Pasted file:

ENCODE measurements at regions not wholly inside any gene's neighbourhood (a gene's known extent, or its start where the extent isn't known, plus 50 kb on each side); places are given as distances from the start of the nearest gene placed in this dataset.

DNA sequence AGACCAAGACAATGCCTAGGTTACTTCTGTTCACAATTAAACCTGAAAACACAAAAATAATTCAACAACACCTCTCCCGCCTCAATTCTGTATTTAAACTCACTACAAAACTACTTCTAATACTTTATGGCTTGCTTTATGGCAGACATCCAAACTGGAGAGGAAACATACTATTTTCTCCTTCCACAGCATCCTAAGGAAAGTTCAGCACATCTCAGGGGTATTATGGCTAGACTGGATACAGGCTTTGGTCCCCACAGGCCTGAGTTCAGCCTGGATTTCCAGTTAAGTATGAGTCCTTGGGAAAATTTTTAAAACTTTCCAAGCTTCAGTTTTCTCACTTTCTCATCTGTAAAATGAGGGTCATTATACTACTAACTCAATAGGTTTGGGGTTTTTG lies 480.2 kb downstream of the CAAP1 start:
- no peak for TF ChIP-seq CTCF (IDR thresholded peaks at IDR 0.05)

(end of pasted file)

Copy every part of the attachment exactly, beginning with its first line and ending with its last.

ENCODE measurements at regions not wholly inside any gene's neighbourhood (a gene's known extent, or its start where the extent isn't known, plus 50 kb on each side); places are given as distances from the start of the nearest gene placed in this dataset.

DNA sequence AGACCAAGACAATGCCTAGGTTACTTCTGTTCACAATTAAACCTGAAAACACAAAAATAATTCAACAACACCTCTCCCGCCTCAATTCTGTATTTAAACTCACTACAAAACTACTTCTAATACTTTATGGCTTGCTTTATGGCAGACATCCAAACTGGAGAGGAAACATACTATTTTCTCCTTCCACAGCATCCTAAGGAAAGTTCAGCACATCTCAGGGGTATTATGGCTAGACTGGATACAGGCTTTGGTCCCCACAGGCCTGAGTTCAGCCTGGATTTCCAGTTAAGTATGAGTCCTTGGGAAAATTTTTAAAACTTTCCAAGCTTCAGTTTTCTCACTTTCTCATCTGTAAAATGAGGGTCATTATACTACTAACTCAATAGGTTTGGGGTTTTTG lies 480.2 kb downstream of the CAAP1 start:
- no peak for TF ChIP-seq CTCF (IDR thresholded peaks at IDR 0.05)